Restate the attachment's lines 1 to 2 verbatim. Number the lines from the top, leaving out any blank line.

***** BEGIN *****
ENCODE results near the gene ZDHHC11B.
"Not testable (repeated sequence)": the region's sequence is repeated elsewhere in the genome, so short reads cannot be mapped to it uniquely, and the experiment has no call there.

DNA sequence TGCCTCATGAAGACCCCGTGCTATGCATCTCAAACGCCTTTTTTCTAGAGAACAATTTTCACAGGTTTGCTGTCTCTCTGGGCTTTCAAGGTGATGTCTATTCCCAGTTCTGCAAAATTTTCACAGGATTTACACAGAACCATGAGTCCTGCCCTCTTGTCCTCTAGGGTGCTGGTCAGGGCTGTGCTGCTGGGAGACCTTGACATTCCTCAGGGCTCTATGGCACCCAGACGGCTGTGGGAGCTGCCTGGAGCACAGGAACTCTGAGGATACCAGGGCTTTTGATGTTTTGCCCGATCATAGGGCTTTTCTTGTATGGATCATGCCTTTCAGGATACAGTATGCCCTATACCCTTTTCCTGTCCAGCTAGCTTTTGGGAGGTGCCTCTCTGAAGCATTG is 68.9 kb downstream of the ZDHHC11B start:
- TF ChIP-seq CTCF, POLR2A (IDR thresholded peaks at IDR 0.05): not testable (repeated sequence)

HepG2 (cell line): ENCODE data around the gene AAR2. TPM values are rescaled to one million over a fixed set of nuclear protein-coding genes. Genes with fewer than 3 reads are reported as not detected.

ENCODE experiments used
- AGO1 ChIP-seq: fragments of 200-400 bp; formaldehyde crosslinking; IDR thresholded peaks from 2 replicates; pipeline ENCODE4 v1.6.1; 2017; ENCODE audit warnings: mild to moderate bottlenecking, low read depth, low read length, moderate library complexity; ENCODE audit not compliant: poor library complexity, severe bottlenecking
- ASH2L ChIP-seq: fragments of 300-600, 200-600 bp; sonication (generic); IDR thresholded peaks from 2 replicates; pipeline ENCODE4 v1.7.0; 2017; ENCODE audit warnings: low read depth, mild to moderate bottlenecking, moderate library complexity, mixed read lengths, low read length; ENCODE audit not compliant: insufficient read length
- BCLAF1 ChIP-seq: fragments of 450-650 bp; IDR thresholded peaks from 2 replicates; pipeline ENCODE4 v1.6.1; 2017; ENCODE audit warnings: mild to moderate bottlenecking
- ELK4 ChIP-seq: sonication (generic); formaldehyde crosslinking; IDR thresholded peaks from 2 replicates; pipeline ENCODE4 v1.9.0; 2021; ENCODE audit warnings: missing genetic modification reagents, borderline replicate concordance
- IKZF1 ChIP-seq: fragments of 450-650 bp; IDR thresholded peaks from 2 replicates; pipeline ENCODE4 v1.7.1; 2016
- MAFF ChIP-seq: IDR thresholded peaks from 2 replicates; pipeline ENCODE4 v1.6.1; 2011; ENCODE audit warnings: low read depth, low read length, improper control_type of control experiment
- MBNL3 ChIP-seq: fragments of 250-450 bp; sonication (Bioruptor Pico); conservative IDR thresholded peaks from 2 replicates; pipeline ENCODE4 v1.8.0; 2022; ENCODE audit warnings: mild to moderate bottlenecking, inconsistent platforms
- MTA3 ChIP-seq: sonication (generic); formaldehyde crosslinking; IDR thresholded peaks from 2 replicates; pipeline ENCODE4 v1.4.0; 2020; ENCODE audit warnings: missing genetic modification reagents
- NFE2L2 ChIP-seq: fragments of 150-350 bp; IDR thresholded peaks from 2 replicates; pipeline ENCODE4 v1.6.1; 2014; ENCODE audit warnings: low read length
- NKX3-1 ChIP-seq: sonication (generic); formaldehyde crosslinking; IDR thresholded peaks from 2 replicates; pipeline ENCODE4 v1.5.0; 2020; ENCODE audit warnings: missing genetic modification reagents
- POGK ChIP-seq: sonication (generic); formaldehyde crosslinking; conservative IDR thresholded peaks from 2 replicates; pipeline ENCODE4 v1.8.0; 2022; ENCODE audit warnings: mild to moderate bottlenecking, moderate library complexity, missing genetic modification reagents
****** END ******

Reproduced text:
ENCODE results near the gene ZDHHC11B.
"Not testable (repeated sequence)": the region's sequence is repeated elsewhere in the genome, so short reads cannot be mapped to it uniquely, and the experiment has no call there.